Root of corruption dates back to pre-democracy: political analyst

SABC News Corruption - Root of corruption dates back to pre-democracy: political analyst

Political analyst and author Dale McKinley says the root of corruption in South Africa dates back to pre-democracy where capitalists offered government political power in exchange for total control over the economy.

He was commenting during the SABC’s television programme Big Debate on corruption in the public and private sectors.

McKinley says government has responded by protecting some corrupt private enterprises which has resulted in a full-blown corrupt system.

“It started pre-94, let’s be honest, the agreement was you get political power you leave the economy alone. And when you’ve left the economy alone, you leave all the corrupt things intact. We forget that from apartheid to post-apartheid the synergies and continuities are there. We have a system that is fundamentally compromised. It protects private capital and it protects those in the government that work with private capital to corrupt our system. Impunity equals power.”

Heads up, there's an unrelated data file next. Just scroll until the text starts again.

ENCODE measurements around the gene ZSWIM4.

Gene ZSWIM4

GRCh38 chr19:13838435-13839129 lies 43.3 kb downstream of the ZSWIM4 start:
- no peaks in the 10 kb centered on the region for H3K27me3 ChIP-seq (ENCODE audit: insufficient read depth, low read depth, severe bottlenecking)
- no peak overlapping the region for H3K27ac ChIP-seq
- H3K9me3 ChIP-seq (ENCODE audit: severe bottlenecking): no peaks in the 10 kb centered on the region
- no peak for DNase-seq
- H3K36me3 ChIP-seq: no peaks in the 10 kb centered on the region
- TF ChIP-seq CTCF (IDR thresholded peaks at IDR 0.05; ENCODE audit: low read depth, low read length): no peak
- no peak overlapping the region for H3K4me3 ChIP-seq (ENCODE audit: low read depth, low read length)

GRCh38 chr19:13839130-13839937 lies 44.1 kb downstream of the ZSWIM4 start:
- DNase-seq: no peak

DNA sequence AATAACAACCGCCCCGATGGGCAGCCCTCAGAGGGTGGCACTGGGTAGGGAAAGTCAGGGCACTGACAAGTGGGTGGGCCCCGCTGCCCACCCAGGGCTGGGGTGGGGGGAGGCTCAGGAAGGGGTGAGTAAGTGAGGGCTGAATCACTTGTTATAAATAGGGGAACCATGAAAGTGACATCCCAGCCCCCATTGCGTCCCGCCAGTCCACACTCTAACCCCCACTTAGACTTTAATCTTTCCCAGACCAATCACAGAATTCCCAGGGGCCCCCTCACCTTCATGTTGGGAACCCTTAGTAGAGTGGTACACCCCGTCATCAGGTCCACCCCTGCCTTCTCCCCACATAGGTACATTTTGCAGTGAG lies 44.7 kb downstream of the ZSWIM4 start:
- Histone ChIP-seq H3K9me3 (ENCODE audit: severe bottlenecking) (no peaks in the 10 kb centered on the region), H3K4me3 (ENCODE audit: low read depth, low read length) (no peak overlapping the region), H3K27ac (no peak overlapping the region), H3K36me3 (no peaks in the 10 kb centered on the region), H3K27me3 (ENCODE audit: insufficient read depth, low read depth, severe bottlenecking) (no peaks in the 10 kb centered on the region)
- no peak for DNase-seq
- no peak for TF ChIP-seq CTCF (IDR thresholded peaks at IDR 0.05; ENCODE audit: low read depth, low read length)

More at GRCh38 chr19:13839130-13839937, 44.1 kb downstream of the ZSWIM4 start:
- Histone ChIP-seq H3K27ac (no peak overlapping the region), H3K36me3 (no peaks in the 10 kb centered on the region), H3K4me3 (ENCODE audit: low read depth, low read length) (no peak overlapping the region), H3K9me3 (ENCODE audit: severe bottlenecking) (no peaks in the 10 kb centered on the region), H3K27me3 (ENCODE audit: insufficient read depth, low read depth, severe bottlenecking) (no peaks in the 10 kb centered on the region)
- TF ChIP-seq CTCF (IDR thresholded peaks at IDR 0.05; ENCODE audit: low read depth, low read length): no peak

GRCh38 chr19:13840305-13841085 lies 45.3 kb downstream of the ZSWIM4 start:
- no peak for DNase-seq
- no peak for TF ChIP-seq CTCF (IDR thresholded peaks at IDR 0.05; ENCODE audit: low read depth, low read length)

The Chairperson of Rothschild and Co.’s South African unit, Martin Kingston, says the only way to get rid of corruption in the country is through capable and competent governance.

Kingston says the public sector is also responsible for corruption in the country. He says some major private institutions generally conceal criminal activity within the organisation from the public.

“What we’ve seen certainly, progressively over the last 10 years, has been a fundamental erosion of capabilities and capacity; particularly, but not only in the public sector. We think that the private sector has its role to play, but the truth of the matter is that these issues go undetected and it us easy, I have to say particularly for sophisticated institutions to hide criminal activity from the public eye.”

Chairperson of the Standing Committee on Public Accounts (Scopa), Themba Godi, says one of the reasons why corruption is thriving in the country is because powerful people never get prosecuted for their crimes.

Godi says those who have been implicated in corruption usually get away with very light punishment.

“The political head that is the executive as well as the heads of departments who are supposed to act, just don’t act. The police, the hawks who are supposed to investigate, just don’t. We called the anti-corruption task team before Scopa to say tell us what are you doing. And what we found was that the corruption by rich people or people who stole a lot of money like say R100 million would only get a 5 year suspended sentence.”


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